You can apply either online or email us and request a paper application pack. Once we receive your application form we will reply to accept your application and request that you send us a 100 deposit within 14 days. If the Field School is full, we will put you on our waiting list. Once we receive your deposit, we will email you a Final Arrangements pack containing information on how to get to site and what you will need to bring and a link to an online Final Arrangements form. You will need to submit this form and pay your remaining balance before 1st May.

Is my application fee refundable?

Your deposit is non-refundable, but you can cancel your application and receive a full refund of the balance up until 1st May.

What if I need to leave early?

We are unable to offer refunds after May 1st. We suggest that you take out an insurance policy which covers this eventuality.

How soon will I know if I have been accepted?

We aim to get back to you within 14 days of receiving your application.

Can I change the weeks I am attending after I have signed up?

Yes although we would rather that you didn't! However if you do need to change weeks, this is not a problem as long as you give enough notice before the start of your time on site. Please e-mail us and we will do our best to help you get the weeks you want.

Do you accept credit cards as a method of payment?

We accept payment by cheque, debit or credit card. To pay by debit or credit card we have an on-line payment system. Payment links will be emailed to you once you have registered and been accepted into the Field School.

How is the working week constructed?

The working week begins on Monday (those camping can arrive on Sunday night) and ends on Sunday. Fridays are the day off. Participants can attend for as many weeks as they like, but not for less than one week. As a member of the Field School, each participant will receive, at the outset, a copy of the Silchester Field School Handbook. This provides all the necessary practical information, site reports, basic site recording instructions and assessment details. At the start of the Field School, everyone will take part in an on-site training day offering short talks on site Health and Safety, the use of archaeological tools, different recording methods and systems, environmental sieving and sorting, the use of the archaeological database, and site photography. This will be followed by a tour of the excavations. Each participant is then assigned to a site supervisor, and, during the course of their time on site, will learn to take responsibility for the excavation and recording of archaeological features under guidance. It is expected that everyone will participate in every aspect of site work during their time on the Field School. They will be kept up-to-date with site progress by means of a weekly site tour, and by regular reports from their individual supervisors.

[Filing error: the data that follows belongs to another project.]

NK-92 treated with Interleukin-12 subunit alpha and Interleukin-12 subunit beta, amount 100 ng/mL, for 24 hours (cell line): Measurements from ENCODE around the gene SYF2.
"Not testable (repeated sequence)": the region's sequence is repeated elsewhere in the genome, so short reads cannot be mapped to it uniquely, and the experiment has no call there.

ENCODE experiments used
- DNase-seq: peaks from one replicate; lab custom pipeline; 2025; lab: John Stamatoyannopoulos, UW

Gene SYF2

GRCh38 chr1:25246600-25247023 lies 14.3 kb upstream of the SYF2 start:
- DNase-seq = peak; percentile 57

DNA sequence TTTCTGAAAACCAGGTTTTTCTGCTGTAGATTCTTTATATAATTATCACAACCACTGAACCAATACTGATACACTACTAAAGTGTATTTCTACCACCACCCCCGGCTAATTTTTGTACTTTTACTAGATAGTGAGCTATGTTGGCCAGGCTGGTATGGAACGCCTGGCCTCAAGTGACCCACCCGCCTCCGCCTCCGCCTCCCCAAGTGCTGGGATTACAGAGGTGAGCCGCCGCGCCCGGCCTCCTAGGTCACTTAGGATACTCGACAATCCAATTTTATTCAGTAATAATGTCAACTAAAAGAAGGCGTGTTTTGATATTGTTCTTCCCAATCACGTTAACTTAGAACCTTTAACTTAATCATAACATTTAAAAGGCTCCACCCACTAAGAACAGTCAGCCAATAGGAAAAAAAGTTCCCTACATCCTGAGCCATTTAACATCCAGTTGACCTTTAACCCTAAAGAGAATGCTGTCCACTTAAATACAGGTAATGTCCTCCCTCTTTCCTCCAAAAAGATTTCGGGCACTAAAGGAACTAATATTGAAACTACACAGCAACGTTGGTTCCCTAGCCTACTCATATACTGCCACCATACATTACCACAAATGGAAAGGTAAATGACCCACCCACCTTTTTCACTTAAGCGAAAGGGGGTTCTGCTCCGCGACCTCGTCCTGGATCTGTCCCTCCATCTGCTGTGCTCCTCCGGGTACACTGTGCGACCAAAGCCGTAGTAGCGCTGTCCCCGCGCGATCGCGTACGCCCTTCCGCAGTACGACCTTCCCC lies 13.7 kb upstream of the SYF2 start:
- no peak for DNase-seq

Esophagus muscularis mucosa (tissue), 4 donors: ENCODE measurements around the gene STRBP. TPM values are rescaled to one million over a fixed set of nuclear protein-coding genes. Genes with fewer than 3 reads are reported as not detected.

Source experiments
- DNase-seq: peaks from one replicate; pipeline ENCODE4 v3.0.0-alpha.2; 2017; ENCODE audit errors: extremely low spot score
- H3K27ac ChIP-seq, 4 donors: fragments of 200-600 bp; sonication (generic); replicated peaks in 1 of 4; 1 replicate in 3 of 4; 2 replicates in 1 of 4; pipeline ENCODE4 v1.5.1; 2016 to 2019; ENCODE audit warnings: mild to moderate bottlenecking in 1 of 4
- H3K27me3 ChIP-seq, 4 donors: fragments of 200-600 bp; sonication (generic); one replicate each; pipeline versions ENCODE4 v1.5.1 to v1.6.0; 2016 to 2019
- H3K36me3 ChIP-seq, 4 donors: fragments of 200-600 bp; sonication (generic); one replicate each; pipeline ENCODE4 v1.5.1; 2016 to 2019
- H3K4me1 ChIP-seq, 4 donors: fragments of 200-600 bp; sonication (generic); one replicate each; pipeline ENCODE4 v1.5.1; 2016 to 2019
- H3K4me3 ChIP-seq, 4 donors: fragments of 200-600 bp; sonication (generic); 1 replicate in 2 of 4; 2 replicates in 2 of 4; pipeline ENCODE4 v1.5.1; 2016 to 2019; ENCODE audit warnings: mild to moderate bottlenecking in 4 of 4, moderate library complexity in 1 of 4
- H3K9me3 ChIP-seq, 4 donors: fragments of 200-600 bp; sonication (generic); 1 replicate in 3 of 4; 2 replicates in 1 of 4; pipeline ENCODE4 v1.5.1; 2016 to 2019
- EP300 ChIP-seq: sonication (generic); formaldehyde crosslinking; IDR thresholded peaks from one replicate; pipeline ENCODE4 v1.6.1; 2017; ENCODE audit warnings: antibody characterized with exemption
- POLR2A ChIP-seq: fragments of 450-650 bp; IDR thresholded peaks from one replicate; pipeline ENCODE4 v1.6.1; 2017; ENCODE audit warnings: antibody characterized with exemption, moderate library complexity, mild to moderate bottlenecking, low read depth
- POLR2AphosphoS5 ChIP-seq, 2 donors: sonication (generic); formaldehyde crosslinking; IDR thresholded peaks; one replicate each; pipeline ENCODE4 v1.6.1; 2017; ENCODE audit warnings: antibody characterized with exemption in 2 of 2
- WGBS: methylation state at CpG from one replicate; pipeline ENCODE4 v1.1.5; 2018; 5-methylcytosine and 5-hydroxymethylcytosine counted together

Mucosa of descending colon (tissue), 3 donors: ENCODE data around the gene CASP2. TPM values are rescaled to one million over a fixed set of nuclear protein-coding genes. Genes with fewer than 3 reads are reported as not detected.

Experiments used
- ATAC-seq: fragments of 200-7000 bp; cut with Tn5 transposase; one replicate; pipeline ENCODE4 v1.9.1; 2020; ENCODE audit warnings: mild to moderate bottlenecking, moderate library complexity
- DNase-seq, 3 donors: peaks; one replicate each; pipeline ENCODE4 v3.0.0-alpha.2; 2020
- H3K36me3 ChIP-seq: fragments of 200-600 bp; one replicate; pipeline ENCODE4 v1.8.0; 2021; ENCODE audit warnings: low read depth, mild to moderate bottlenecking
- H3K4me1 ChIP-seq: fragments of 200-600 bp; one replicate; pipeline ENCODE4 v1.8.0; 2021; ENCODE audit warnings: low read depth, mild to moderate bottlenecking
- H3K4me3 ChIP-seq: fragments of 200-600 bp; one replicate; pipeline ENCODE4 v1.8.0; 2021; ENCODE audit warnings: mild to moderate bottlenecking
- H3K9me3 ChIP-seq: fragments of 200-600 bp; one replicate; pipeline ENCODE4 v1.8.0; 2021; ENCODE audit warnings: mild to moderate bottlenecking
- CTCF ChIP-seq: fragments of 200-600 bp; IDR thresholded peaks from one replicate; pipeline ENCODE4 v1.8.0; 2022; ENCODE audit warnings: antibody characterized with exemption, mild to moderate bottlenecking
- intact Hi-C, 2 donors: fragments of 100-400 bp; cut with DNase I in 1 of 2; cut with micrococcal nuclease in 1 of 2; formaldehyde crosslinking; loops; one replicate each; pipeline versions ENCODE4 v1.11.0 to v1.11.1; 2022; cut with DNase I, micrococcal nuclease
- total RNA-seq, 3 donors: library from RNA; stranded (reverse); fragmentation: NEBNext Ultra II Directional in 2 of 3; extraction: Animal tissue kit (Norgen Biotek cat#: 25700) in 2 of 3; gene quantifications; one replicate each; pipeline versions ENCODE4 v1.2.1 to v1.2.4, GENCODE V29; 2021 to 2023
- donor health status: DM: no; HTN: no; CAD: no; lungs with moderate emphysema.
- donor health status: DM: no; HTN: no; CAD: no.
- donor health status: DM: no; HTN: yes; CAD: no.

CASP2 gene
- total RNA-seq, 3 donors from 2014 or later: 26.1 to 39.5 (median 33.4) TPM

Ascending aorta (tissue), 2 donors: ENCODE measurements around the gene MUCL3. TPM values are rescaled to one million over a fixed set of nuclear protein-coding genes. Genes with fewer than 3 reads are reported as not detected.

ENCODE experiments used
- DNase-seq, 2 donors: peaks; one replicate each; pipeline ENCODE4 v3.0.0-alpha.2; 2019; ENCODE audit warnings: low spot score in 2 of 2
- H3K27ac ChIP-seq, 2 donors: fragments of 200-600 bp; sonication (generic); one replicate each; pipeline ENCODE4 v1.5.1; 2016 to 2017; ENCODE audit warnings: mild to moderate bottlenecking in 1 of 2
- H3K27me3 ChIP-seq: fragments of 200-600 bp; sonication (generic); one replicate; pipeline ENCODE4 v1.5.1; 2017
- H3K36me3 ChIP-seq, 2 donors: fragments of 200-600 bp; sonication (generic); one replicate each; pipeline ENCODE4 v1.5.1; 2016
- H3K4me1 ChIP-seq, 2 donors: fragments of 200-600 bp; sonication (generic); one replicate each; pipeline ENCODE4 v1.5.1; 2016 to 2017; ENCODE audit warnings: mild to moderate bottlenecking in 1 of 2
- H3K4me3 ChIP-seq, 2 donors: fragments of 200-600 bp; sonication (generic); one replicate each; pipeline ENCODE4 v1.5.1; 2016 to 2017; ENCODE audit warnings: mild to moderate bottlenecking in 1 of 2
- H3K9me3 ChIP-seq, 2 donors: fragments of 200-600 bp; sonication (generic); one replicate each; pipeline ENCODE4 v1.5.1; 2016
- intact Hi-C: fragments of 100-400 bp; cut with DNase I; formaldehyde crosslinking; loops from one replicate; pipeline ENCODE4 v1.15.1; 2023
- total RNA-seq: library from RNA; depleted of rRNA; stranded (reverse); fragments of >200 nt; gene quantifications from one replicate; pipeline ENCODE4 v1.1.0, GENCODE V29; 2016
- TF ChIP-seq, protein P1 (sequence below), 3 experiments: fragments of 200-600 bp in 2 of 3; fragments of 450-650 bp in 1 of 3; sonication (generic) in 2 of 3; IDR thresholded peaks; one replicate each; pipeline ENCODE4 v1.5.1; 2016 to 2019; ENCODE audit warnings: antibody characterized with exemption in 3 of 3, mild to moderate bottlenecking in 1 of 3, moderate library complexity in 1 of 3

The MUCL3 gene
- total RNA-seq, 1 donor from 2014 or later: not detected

excavating a burnt postTwo weeks of the Field School will provide participants with a theoretical basis to build on and consolidate if they remain on site longer. Staying longer than 2 weeks will allow the opportunity to develop their analytical and problem-solving skills. The experience gained on the training excavation will provide skills and foster attitudes which will be of value to any other archaeological fieldwork project.

Depending on how long you stay, you will be helped to gain the following skills:

  1. to identify and excavate archaeological stratigraphy
  2. to define and survey archaeological features
  3. to recover and process environmental samples
  4. to excavate, process and identify artefacts on site
  5. to record archaeological deposits and to recognise the characteristics of soil texture, colour etc
  6. to work as part of a team

Do you work at weekends?

Yes. Both Saturday and Sunday are normal workdays. Friday is the day off each week and there will be no food provided on this day.

What happens if it rains?

The archaeology on site is extremely fragile and vulnerable to harsh weather conditions. In light rain we will probably be able to keep working, but if the rain persists, or is torrential, we will be unable to work on site. In such instances we will do our best to provide other activities for example finds washing and the sorting of environmental samples. We may also be able to provide lectures and small group learning sessions (bearing in mind we are an outdoor project!) and there may be opportunities for small groups to be taken into Reading to visit, for example, the Museum of Reading. During prolonged periods of bad weather we may have to close the site but this would be at a very last resort. Also, in periods of very hot, dry weather we may adjust our working hours in order to avoid working in the hottest part of the day.

Do you cater for vegetarians and people with specific dietary requirements?

Yes, we cater for vegetarians, as well as nut allergies and dairy intolerances and Coeliac disease.
If you have any particular dietary requirements we would ask you to contact us in advance to talk them through with us.

What excavation equipment do I need to bring with me?

The project will supply most basic equipment needs for the duration of your time on site. If you are keen to purchase your own digging 'kit' in advance there is an archaeological tools supply service run by archaeologists for archaeologists (Past Horizons). You can order equipment on-line. The recommended size and issue of trowel (4" WHS) costs 14 and there are many other useful items for sale. See

Should I take out any insurance cover me while at Silchester?

It is recommended that all outside participants purchase their own insurance, although the University of Reading's Public liability Policy would respond to an accident to an outside participant caused by the proven negligence or lack of care on the part of the university.

All valuables are the responsibility of the individual participants.